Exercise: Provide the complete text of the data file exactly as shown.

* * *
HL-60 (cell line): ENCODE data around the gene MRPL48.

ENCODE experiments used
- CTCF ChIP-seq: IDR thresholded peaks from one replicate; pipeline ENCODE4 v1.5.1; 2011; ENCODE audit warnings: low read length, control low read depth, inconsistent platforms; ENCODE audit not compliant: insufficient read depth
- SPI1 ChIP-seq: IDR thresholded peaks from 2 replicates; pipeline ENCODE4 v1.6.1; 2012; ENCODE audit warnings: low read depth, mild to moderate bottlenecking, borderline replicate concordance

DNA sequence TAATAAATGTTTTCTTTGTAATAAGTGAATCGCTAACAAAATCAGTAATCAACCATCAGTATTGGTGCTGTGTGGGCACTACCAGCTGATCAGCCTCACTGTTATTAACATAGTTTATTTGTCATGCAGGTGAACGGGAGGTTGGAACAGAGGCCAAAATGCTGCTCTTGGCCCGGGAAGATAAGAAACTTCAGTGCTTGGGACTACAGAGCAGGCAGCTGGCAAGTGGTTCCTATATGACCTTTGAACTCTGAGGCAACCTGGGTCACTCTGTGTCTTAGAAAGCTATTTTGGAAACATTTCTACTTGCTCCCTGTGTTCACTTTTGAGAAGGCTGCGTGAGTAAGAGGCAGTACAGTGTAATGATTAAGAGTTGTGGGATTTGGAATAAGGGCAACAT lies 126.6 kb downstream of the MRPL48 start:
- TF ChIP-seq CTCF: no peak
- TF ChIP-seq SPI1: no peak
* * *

HL-60 (cell line): ENCODE data around the gene MRPL48.

ENCODE experiments used
- CTCF ChIP-seq: IDR thresholded peaks from one replicate; pipeline ENCODE4 v1.5.1; 2011; ENCODE audit warnings: low read length, control low read depth, inconsistent platforms; ENCODE audit not compliant: insufficient read depth
- SPI1 ChIP-seq: IDR thresholded peaks from 2 replicates; pipeline ENCODE4 v1.6.1; 2012; ENCODE audit warnings: low read depth, mild to moderate bottlenecking, borderline replicate concordance

DNA sequence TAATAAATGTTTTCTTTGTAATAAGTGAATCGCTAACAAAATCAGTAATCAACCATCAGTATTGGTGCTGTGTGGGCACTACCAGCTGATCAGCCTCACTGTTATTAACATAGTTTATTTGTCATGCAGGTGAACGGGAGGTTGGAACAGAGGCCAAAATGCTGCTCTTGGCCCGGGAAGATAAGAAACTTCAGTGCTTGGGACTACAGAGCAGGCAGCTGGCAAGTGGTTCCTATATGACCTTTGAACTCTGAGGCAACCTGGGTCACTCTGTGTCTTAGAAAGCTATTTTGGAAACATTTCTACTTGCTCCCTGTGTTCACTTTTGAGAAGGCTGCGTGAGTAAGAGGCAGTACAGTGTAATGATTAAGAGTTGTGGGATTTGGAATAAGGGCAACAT lies 126.6 kb downstream of the MRPL48 start:
- TF ChIP-seq CTCF: no peak
- TF ChIP-seq SPI1: no peak